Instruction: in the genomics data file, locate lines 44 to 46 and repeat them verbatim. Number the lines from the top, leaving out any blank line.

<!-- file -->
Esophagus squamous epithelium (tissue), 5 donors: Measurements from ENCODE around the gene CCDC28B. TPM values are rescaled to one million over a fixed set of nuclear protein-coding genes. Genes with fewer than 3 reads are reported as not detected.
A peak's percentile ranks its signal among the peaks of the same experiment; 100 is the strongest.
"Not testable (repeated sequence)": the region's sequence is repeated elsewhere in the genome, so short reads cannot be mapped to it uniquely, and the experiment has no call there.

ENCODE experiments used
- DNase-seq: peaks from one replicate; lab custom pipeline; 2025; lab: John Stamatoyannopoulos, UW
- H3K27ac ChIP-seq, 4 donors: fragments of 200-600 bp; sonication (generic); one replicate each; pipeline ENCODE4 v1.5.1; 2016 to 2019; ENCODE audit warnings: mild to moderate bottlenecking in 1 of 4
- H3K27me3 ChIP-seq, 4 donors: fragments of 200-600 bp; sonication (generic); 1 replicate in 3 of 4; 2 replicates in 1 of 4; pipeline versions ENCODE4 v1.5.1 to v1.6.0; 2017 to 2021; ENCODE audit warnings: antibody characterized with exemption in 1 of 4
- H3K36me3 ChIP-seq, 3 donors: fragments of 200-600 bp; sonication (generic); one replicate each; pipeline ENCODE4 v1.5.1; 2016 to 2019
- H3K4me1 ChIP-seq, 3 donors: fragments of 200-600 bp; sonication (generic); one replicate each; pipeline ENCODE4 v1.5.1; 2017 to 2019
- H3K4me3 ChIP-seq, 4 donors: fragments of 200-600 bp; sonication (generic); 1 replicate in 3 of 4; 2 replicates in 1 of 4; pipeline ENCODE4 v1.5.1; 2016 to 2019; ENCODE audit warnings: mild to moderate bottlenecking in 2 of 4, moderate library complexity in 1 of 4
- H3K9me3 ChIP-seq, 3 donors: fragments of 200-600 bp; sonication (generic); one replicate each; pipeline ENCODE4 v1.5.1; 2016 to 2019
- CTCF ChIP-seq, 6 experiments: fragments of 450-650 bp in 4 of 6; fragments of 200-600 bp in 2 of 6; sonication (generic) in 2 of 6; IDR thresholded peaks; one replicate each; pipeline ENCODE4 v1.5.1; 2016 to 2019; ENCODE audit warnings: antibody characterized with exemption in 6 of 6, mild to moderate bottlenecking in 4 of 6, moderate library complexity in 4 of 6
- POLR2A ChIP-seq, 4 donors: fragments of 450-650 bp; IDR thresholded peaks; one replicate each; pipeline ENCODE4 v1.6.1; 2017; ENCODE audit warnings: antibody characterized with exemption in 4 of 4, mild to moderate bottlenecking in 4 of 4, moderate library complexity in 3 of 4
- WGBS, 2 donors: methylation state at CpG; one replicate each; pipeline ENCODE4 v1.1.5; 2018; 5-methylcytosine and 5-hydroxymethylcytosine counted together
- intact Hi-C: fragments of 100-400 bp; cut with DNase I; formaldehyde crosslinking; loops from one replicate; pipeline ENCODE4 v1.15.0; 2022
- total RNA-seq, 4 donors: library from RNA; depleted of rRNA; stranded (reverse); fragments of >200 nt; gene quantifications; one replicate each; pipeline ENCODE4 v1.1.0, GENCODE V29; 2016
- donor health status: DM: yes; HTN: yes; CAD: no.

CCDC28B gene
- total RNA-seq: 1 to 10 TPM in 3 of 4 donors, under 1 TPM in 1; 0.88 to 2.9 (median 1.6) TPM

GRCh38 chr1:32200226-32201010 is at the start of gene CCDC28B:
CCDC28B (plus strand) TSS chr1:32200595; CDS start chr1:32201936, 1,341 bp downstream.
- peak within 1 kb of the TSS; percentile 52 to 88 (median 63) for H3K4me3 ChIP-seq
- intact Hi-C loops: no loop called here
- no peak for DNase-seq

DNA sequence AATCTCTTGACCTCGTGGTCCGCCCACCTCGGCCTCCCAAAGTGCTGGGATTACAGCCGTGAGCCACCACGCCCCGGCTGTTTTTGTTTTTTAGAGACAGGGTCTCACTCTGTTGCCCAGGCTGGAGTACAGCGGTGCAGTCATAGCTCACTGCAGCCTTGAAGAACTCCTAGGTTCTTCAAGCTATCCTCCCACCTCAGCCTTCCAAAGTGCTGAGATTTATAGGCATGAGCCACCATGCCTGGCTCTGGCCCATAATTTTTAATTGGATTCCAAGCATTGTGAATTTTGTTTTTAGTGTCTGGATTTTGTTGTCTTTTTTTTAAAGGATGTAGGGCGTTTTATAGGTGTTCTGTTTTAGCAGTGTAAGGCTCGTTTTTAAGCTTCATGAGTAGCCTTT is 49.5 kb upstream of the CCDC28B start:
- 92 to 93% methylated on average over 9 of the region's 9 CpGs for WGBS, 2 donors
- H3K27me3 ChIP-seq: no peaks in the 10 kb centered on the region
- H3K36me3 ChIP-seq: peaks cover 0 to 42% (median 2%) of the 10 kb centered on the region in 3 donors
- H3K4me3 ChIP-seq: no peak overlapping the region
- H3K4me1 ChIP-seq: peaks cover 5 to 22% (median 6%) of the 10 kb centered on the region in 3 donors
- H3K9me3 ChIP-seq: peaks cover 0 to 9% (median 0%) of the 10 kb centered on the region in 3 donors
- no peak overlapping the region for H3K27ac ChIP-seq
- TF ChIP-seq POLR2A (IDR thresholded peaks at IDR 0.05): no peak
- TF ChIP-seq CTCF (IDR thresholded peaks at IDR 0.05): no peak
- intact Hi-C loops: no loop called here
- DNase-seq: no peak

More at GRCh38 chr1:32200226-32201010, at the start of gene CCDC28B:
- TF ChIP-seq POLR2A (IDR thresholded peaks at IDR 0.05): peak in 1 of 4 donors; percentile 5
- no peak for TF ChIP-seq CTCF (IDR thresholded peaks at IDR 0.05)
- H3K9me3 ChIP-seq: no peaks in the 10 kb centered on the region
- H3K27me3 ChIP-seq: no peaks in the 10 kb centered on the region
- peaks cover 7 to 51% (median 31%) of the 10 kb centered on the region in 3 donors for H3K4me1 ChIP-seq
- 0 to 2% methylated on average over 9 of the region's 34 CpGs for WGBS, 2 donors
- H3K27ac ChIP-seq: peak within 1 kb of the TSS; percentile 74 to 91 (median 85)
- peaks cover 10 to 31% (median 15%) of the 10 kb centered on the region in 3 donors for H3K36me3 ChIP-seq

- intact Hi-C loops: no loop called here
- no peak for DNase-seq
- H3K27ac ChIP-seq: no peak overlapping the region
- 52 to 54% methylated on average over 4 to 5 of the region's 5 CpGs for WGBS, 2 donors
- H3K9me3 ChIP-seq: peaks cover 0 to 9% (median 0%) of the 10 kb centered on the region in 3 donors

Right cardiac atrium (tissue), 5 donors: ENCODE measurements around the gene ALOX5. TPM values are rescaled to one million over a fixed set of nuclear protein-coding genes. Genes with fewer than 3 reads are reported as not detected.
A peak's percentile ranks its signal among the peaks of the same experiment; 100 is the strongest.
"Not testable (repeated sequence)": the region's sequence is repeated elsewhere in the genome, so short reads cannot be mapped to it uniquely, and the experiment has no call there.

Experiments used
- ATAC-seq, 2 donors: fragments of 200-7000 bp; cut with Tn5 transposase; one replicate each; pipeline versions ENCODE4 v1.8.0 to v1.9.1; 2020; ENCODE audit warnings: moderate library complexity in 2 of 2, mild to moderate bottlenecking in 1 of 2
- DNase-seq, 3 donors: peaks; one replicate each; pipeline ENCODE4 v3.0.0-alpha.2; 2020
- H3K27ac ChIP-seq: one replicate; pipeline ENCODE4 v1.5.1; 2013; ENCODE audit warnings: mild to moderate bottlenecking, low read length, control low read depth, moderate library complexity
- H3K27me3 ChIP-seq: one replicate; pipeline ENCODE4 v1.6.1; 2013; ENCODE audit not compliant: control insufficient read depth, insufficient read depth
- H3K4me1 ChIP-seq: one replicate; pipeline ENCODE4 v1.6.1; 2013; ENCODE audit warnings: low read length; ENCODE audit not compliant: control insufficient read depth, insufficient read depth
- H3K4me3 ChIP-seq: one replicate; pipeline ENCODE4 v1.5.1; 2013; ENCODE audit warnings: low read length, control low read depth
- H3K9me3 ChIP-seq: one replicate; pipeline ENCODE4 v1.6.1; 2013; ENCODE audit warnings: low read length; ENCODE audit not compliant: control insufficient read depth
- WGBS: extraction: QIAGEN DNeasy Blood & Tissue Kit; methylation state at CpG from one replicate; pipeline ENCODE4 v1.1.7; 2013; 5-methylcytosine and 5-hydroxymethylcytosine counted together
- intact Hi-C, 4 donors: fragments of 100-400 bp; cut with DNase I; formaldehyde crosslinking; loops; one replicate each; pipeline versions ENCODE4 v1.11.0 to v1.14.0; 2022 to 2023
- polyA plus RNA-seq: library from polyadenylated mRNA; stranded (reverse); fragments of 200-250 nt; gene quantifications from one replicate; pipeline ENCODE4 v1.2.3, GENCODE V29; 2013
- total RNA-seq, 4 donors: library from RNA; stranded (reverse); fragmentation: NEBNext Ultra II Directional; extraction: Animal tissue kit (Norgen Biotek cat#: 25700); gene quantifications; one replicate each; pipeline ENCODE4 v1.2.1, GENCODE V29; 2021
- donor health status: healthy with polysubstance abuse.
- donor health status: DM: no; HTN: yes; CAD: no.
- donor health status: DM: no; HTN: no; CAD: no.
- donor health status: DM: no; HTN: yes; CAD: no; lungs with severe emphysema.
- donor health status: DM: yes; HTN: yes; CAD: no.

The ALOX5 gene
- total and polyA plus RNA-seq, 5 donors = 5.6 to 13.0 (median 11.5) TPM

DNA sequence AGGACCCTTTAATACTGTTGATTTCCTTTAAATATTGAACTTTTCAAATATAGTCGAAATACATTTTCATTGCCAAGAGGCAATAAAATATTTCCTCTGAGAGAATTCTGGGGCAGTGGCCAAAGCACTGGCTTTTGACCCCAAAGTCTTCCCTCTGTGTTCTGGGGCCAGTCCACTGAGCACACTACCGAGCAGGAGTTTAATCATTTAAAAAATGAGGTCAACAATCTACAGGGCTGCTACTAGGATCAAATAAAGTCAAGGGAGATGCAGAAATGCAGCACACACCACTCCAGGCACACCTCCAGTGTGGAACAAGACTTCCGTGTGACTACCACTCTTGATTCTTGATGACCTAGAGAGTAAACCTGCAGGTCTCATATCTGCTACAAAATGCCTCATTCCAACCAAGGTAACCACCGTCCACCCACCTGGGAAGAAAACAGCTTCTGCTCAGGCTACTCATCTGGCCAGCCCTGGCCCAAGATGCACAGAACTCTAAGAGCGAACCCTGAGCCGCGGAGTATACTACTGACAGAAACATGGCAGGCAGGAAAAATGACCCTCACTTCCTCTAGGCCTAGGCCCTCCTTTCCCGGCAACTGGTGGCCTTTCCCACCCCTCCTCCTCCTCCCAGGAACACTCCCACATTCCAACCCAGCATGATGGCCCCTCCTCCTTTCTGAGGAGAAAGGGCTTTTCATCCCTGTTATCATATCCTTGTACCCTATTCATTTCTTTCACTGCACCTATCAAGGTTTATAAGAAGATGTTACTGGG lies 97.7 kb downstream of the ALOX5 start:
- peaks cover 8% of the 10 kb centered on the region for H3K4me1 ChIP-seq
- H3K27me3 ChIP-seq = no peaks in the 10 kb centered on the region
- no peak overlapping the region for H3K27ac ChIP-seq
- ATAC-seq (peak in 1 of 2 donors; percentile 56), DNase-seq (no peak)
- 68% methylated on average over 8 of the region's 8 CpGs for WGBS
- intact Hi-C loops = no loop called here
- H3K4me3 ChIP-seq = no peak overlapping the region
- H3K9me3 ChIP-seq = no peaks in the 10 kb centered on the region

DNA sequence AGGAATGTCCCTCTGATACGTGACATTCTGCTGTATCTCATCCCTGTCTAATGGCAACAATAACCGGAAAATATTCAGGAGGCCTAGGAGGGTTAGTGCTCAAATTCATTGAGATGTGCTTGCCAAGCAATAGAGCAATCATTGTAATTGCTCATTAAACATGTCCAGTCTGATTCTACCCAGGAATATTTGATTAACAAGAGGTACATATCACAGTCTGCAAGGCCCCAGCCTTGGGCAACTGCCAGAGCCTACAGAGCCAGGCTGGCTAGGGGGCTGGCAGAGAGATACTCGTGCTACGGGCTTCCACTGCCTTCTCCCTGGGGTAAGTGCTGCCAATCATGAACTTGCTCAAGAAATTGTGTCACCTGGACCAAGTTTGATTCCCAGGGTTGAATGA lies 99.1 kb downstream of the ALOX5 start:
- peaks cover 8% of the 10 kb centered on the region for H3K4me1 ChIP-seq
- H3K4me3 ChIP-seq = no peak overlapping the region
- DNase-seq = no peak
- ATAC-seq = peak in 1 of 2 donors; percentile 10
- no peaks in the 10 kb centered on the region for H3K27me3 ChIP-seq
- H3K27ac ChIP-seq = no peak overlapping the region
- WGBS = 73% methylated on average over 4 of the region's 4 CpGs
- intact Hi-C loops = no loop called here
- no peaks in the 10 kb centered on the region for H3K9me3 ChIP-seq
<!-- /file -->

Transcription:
- H3K27ac ChIP-seq: peak within 1 kb of the TSS; percentile 74 to 91 (median 85)
- peaks cover 10 to 31% (median 15%) of the 10 kb centered on the region in 3 donors for H3K36me3 ChIP-seq

- intact Hi-C loops: no loop called here